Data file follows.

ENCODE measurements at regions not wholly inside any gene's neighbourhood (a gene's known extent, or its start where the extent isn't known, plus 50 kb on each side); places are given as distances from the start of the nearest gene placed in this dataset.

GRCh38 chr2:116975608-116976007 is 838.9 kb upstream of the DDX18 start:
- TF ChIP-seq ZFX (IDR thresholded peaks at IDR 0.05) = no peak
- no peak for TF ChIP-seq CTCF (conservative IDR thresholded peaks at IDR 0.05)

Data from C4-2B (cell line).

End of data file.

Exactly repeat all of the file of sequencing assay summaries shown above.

ENCODE measurements at regions not wholly inside any gene's neighbourhood (a gene's known extent, or its start where the extent isn't known, plus 50 kb on each side); places are given as distances from the start of the nearest gene placed in this dataset.

GRCh38 chr2:116975608-116976007 is 838.9 kb upstream of the DDX18 start:
- TF ChIP-seq ZFX (IDR thresholded peaks at IDR 0.05) = no peak
- no peak for TF ChIP-seq CTCF (conservative IDR thresholded peaks at IDR 0.05)

Data from C4-2B (cell line).